1. Firstly, Kevin Kennedy notes that “this is a gross misreading of” Bataille’s theory of sacrifice because “sacrifice, for Bataille, is never a literal act, but rather always a simulated exposure to non-meaning, the giving of oneself to an encounter which always remains impossible”.[6] Secondly, Bataille does not see the modern Cartesian subject as the negativity of sacrifice because sacrifice is not negativity, it is affirmation.
  2. Firstly, Žižek has a horrible understanding of Bataille’s cosmology (which I will write an essay on later). For Bataille, the universe is not in balance, it is in disequilibrium, it is formless. Secondly, I can not say that I agree with Žižek’s interpretation of the Bataillean subject because it is not a positive force. The subject is a limit which is inscribed via negativity (of prohibition and work), though it is not inscribed by the negativity of sacrifice like Žižek says it is. Thirdly, the subject does not “express” itself in its violent destruction because it is in this dissolution that it stays silent. Fourthly, for Bataille, expenditure is not “materialized negativity” because expenditure is (im)purely affirmative. Fifthly, the subject does exist via negation but, again, sacrifice is not negation. The subject’s existence doesn’t entail the sacrifice of their being because the subject’s existence is a stabilization which is contrary to the destabilization that is sacrifice.
  3. Firstly, Bataille is not a nazi theoretically, logically, practically, effectively, etc.. Bataille doesn’t hold that there is sacrificial violence within Nazism because the violence of the Nazis was always teleological. In other words, the holocaust was not expenditure because the holocaust, for the Nazis, had the use-value of eliminating the Jews, Homosexuals, etc. which was useful for the end of reaching their supposed “utopia” which is nothing but the most servile and slavish “utopia” to ever be thought, as the thought of Hitler that is Nazism is the farthest thing from the thought of Nietzsche which is sovereign. Secondly, Žižek here presupposes that the subject and the social order which it exists in is stabilized by the double sacrifice which as we know is not true (see answers to point 1 and 2).

Now that I have responded to Žižek’s critique of Bataille, let us move on to a comparative analysis of their theories of materialism.

For Kennedy, Bataille and Žižek’s theories of materialism are quite similar. He says this for a few reasons:

  1. The similarity of Žižek and Bataille’s critiques of idealists and materialists.
  2. The similarity of Žižekian and Bataillean theories of subject formation
  3. The similarity of Žižek and Bataille’s theories of desire and the object.
  4. The way both see the subject as a stain on matter, therefore meaning matter is base/impure and not ideal/pure.
  5. The similarity of how Žižek and Bataille believe the realm that exceeds the discursive is formed.

The similarity of how Žižek and Bataille believe the realm that exceeds the discursive is formed.

Firstly, let us look at Žižek’s idea of the stain. For Žižek, the stain is “an inexplicable object or mysterious detail ‘that ‘sticks out’, that does not ‘fit’ into the symbolic network of reality’”.[7] Žižek gives the example of the Renaissance portrait titled The Ambassadors (see below):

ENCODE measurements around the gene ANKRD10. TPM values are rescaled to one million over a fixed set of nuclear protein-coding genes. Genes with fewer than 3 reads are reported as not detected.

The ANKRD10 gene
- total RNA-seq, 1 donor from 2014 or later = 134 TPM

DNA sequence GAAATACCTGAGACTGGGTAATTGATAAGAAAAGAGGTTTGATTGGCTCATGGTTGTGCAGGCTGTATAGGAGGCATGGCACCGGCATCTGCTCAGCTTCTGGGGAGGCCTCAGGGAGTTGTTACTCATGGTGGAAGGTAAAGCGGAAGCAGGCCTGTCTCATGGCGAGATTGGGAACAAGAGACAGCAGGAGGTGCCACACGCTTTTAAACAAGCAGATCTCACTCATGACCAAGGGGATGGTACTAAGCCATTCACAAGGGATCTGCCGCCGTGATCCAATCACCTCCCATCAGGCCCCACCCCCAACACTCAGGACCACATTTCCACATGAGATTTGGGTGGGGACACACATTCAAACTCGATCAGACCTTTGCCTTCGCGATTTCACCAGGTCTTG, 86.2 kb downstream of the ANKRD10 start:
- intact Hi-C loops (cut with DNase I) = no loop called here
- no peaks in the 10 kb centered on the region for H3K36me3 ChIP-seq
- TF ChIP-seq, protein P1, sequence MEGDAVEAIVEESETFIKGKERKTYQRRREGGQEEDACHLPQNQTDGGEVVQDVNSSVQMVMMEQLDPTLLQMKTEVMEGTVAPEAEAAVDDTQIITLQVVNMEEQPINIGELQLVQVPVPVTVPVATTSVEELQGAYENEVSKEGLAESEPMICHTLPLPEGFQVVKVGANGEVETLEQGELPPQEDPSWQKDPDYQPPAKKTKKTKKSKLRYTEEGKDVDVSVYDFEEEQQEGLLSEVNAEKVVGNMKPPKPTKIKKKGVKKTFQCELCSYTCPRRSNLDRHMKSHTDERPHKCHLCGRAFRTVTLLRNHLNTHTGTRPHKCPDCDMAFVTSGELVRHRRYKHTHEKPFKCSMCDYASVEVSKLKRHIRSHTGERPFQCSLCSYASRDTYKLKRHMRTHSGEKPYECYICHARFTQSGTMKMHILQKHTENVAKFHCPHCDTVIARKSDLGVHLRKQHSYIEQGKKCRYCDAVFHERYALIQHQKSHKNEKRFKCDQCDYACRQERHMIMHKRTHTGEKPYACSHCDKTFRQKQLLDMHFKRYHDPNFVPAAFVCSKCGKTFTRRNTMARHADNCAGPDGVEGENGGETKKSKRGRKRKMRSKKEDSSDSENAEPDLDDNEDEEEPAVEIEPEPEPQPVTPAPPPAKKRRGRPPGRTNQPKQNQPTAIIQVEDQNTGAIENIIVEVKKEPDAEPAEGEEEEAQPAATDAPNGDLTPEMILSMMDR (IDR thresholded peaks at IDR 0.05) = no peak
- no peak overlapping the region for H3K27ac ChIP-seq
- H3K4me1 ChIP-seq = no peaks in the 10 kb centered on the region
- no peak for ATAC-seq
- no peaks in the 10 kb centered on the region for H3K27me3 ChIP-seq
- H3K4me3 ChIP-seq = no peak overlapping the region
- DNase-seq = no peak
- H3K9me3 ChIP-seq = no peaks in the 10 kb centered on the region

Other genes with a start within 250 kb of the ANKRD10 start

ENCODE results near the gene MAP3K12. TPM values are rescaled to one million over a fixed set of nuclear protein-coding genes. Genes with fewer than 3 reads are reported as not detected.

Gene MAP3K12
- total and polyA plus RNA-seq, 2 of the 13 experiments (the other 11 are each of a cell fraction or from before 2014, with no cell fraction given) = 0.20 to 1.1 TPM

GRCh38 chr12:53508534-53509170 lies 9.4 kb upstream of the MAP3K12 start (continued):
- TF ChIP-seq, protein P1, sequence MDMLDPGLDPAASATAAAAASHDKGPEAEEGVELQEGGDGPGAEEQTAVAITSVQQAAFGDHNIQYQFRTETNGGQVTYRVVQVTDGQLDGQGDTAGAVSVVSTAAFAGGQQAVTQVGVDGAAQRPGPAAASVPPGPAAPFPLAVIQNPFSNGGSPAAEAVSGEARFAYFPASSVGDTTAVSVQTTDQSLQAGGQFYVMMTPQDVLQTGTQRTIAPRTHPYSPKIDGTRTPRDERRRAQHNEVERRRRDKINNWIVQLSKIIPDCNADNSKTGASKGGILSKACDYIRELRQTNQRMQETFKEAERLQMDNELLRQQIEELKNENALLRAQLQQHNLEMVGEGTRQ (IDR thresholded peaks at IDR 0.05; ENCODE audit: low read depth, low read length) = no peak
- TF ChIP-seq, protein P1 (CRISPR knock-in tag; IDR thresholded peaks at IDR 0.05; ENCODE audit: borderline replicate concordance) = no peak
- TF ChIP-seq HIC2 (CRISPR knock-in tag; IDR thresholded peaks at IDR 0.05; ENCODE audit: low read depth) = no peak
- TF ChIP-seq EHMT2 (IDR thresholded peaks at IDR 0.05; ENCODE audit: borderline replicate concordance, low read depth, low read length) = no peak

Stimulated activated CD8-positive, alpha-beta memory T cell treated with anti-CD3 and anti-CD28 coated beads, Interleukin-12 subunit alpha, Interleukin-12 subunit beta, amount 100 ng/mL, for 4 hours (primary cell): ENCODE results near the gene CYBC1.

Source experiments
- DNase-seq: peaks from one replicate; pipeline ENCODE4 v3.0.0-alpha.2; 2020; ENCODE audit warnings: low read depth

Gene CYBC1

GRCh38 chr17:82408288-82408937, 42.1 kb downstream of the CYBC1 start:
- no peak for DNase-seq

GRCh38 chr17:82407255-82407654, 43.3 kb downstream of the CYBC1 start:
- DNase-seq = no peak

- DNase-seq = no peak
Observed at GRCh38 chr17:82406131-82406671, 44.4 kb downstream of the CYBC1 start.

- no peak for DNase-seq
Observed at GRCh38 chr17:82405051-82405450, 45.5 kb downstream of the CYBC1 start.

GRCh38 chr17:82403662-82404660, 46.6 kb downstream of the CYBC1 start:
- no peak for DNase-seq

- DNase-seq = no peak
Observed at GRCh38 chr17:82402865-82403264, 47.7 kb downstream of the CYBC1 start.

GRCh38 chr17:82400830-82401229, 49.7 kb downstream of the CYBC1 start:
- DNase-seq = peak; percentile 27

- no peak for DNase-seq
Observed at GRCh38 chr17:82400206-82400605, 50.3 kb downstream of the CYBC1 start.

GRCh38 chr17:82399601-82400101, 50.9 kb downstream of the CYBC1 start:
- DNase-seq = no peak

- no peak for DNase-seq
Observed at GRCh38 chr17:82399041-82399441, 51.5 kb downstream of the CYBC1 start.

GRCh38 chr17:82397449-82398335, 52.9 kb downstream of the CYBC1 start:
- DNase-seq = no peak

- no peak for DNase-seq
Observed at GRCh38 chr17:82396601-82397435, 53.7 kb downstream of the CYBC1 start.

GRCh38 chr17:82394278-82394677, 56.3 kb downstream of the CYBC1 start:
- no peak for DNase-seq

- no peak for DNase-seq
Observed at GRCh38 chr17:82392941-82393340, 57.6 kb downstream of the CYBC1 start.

Image 4 — The Ambassadors (painted by Hans Holbein in 1533)[8]

The skull on the picture, from the position of the front, is a stain on the picture, but, at the same time, from the position of the side, the rest of the picture becomes the stain on the skull. This is the relation of matter and subject. Matter is stained by the subject and the subject is stained by matter. This is why matter is never pure and always base, and this why, at the same time, the subject “comes from” matter and thus, Bataille and Žižek can still claim to be “materialists” even if the “matter” they convince of is a ‘matter without matter’. It is because of the fact that the subject stains matter that Žižek holds the position of an aporetic materialism in which the subject is “neither wholly inside nor wholly outside matter, challenging both the idealist, religious notion of the subject as a detached observer (spirit, soul, disembodied life force), as well as the naturalist, neurobiological conception of subjectivity as just another part of material reality (reducible to brain cells or neuronal processes)”.[9]

Kennedy notes something quite interesting, when he suggests “that Žižek dismisses Bataille’s work because the latter prefigures, and simultaneously subverts, Žižek’s twin notions of materialism and subjectivity, threatening thereby to undermine or stain their conceptual purity”.[10]

Žižek rejects the traditional materialist view that matter is something pure, stable, etc. and sees it as “shaped by the subject’s relation to it, which is essentially a relation of language”.[11] Bataille agrees with this, but he also adds the category of ‘raw phenomena’ (which is desire?).

Let us look at Bataille’s theory of subject formation. Kennedy holds that Bataille’s subject is formed out of the “fundamental tension between” the two realms of continuity and discontinuity.[12] Discontinuity in this respect could be reduced down to a realm of language, a regime of discursivity. This would have the implication that it is language that forms the subject. This shows even more of a parallel between Žižek, Lacan, and Bataille. Continuity then is that realm that exceeds language. If we see discontinuity as (the realm of) the subject and then continuity as (base) matter then we can understand this relationship between Bataille and Žižek further. The “Bataillean subject is thus constructed as a blindspot, a nothingness — or even a stain — at the heart of material reality”.[13]